Missed Dues, Part 2: Scenario Construction – Themes and Plotting

My next steps in developing the Missed Dues scenario…

Having decided upon a group of criminal investigators, I favoured using the 1920s setting for two reasons: i) criminals are more easy to put together in that period, and ii) as the scenario was going to be a convention one-shot game, I wanted to reduce any unnecessary complications (mobile telephones, internet, etc).

Criminals in the modern day may work together, however everyone recognises the gangs of 1920s – large organised crime bodies. Whereas in modern times, criminals tend to be recognised as working in smaller groups or working solo. I wanted the player characters (PCs) to be aspiring criminals, eager to please their boss and work their way up the ‘food chain’.

As I was to run the scenario at GenCon, I needed to ensure common understanding with the players. So I resisted using a UK setting, instead opting for 1920s Arkham – which can act as a semi-familiar base for all players. Even if they have no knowledge of Arkham, it should be more even ground that say me setting the scenario in London.

Without the luxuries of cell phones, internet and other modern day contrivances, there was less chance of unexpected side-tracks from the players. Given the limited time slot, I wanted to ensure the game time was focused, making the players work through the plot in order to reach a satisfactory climax (for them). For a normal game, where multiple sessions could be played, these factors need not be considerations of course.

Having decided the PC make-up, setting and place I turned to themes and plotting.

Of course, given that I’m writing this before GenCon, I’m going to be careful not to say too much about the scenario’s content so as not to spoil any of the player’s fun (in case they are reading this in advance!)

Themes – I wanted to ensure a scale of control to loss of control for the PCs. At the start of the game they are in familiar surroundings, know what to do and who to speak to. By the end of the game I wanted a total reverse, putting the PCs in a position where nothing can be counted on or taken for granted.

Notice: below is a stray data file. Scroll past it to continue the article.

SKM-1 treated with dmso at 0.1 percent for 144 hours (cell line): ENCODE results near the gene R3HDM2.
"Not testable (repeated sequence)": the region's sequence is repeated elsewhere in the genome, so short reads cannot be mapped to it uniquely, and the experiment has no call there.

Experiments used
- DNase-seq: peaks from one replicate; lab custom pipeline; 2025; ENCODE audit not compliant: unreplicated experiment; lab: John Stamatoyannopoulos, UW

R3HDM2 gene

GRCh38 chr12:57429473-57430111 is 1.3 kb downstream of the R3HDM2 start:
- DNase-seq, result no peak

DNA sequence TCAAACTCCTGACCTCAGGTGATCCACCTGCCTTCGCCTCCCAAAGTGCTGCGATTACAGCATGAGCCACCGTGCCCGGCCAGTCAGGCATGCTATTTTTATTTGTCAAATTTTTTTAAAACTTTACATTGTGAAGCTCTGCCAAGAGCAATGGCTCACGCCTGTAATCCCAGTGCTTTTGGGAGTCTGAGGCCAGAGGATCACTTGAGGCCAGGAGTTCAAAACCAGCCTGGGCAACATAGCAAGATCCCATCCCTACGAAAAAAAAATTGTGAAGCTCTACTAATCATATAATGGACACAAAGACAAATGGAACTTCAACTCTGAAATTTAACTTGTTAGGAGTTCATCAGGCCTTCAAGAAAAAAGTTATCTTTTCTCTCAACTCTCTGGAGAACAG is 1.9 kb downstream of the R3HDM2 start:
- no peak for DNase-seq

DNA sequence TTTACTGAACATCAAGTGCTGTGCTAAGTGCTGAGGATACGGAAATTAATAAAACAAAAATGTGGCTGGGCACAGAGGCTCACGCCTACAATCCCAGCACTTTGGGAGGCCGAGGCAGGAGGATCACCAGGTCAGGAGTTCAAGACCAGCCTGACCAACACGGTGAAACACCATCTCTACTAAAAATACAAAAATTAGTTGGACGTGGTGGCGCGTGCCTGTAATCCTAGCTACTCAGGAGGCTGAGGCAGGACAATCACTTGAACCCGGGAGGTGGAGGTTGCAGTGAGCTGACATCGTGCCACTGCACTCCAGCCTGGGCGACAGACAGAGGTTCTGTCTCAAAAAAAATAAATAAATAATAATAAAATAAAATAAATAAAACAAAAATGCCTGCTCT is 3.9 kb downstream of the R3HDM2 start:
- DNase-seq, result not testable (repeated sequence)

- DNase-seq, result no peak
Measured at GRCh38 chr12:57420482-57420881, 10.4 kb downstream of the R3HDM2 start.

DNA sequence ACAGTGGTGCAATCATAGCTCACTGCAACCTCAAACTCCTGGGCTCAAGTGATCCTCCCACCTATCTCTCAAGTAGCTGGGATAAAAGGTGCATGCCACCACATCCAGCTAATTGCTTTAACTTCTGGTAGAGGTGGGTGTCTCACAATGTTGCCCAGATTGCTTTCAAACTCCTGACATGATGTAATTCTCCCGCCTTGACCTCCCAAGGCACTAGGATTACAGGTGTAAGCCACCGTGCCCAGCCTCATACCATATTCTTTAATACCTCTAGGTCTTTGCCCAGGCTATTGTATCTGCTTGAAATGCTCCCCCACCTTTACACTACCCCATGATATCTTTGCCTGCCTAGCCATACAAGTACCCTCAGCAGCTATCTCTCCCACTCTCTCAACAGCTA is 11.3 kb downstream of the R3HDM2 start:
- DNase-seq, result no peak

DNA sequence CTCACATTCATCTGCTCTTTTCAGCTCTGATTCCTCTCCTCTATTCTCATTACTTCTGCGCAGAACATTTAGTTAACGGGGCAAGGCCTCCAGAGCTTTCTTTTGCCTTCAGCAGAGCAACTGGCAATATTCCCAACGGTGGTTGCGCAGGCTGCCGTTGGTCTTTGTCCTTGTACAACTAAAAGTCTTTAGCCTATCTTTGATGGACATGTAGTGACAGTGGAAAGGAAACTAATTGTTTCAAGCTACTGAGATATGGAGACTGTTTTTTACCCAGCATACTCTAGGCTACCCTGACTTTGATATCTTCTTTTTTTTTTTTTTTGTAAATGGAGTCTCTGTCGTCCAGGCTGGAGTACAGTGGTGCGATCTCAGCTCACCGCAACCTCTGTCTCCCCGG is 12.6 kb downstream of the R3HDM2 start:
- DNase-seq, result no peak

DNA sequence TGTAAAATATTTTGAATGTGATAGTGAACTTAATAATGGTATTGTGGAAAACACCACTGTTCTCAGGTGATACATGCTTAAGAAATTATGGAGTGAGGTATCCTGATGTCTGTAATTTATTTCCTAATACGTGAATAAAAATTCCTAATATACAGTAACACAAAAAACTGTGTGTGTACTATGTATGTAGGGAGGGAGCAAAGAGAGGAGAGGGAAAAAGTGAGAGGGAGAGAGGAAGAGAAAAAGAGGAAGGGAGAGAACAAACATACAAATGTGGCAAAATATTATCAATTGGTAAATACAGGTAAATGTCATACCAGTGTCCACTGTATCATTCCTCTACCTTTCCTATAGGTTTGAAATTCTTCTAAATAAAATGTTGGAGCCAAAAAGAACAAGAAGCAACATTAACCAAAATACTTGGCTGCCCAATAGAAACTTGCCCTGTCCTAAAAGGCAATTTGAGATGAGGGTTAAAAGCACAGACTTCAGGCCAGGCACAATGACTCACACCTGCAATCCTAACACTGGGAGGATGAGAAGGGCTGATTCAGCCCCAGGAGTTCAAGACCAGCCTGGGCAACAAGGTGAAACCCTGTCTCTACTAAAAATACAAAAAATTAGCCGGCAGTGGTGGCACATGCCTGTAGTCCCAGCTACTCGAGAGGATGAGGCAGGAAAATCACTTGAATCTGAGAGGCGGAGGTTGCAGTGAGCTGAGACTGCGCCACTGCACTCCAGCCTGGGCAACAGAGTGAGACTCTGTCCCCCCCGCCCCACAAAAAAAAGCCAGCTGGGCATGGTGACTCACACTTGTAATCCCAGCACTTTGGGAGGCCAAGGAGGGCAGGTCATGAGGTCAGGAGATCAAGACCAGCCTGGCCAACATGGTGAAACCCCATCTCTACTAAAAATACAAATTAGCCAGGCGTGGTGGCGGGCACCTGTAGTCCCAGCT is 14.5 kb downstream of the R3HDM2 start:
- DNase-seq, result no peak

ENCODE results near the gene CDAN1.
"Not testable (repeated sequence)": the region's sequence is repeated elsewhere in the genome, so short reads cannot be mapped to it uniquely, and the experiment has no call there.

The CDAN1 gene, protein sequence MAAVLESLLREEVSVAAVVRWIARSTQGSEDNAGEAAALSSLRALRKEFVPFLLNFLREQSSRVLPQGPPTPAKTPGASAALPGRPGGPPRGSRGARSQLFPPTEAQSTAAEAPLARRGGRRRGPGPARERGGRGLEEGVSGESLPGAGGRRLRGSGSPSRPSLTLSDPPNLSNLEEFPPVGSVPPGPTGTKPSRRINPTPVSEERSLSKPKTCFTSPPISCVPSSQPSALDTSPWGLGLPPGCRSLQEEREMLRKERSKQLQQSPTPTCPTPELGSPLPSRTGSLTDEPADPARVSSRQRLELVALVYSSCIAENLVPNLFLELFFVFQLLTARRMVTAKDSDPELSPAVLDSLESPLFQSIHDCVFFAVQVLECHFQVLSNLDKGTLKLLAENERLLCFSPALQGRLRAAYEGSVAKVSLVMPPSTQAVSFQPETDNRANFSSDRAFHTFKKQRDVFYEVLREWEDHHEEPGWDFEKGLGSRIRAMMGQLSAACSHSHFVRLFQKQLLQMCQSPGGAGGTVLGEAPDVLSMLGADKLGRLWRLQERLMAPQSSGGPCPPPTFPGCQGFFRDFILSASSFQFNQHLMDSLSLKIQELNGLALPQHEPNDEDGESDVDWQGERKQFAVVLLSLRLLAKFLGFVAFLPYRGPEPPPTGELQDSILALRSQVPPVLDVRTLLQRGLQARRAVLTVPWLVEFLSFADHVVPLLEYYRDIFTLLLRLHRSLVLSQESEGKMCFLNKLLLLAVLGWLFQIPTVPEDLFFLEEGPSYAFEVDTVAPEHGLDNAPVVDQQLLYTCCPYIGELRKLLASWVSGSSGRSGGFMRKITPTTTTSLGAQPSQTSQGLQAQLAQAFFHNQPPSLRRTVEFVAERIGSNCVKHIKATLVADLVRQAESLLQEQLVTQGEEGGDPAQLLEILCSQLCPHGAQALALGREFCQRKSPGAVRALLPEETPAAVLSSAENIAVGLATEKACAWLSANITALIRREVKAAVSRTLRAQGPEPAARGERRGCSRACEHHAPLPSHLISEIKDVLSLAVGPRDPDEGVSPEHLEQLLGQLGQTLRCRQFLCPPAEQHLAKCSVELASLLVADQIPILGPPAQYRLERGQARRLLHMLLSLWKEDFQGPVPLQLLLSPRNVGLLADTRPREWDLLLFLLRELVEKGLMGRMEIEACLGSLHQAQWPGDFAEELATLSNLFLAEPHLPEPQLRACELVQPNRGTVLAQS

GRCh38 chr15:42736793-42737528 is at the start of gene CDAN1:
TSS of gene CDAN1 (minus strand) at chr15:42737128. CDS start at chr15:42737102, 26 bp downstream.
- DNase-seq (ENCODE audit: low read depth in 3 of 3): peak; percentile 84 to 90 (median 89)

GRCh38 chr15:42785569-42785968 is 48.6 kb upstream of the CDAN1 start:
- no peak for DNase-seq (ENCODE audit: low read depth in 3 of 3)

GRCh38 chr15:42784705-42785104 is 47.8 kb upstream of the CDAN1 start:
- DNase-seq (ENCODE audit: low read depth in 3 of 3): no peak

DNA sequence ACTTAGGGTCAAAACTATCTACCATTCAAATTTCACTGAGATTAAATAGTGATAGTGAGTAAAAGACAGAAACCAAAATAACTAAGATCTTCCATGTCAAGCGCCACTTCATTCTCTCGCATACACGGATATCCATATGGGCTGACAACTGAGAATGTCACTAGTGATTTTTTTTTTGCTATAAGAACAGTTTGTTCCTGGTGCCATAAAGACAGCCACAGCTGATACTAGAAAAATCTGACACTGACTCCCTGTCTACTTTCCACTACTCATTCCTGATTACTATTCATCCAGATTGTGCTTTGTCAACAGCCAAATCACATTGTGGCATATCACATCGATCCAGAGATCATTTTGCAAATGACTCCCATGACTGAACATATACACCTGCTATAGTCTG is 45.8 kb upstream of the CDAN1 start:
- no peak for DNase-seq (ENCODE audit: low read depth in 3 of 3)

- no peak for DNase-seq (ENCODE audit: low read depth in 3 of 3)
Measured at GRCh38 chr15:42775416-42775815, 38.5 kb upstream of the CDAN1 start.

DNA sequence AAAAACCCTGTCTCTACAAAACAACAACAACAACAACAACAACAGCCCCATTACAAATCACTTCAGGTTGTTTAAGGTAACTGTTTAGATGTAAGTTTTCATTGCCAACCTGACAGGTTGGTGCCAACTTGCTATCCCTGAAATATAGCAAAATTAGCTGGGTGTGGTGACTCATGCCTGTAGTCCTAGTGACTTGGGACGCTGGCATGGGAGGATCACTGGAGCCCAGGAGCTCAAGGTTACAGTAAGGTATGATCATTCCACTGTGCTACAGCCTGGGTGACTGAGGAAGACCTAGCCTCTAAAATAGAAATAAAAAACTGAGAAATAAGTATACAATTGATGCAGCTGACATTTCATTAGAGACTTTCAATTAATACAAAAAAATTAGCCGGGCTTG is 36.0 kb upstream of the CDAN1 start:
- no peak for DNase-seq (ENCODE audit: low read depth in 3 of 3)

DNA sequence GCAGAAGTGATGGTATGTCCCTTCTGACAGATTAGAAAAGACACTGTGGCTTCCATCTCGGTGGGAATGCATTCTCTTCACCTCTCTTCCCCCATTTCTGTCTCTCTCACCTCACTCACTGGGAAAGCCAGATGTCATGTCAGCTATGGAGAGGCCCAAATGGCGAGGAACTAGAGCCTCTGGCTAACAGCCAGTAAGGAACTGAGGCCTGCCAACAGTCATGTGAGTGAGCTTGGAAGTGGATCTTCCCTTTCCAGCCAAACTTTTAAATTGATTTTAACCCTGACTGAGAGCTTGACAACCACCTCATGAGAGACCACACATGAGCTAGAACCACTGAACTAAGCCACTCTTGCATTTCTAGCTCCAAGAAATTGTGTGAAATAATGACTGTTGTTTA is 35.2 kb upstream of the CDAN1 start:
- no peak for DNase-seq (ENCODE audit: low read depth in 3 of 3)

I also wanted to explore themes of power. Each of the PCs wants more power (be it wealth, control of others or simply the power to reach freedom), the NPCs seek power or wish to hold on to what they have already got.

I didn’t do a lot with these themes, just note them down and let them jiggle about in my head whilst I began plotting the scenario. I would come back to them once I had written the first draft, allowing me to review and write-in or build on these themes during my second draft.

Plotting. This is very difficult to write with any examples (remember, I don’t want to give away any spoilers). So in a nutshell, I sketched out the plot as follows:

1. What events have happened before the PCs become involved.

2. What would be a good climax to the scenario and point to end on.

3. How can the PCs become involved. What needs to happen to allow this, and who or what is the instrument that actually hooks the PCs in.

4. What is the path the players are likely to take to get from point A (introduction) to point X (climax).

5. Make a list of all of the obvious locations (then rethink and add locations not so obvious that awkward players might come up with).

6. Make list of NPCs at those locations, plus add other NPCs who will feature in the scenario.

7. Think about the Mythos – what is the Mythos angle in all of this, and which of the NPCs (if any) have Cthulhu Mythos knowledge and why. Also, what will they do with this knowledge during the game (and make a note about it).

8. List possible handouts/props – add to this as the scenario gets written.

So with that done (I just jot down bullet points) I looked on the bookshelf for HP Lovecraft’s Arkham by Chaosium, figuring that this would work as my location bible for the scenario; ensuring that the game fits with the published knowledge of Arkham and its inhabitants.

From Chaosium Inc.

From Chaosium Inc.

Thus, my next step was to read over the relevant bits in the Arkham book, noting down names and locations that met my scenario needs.

With this all done I could then begin to actually write the scenario…

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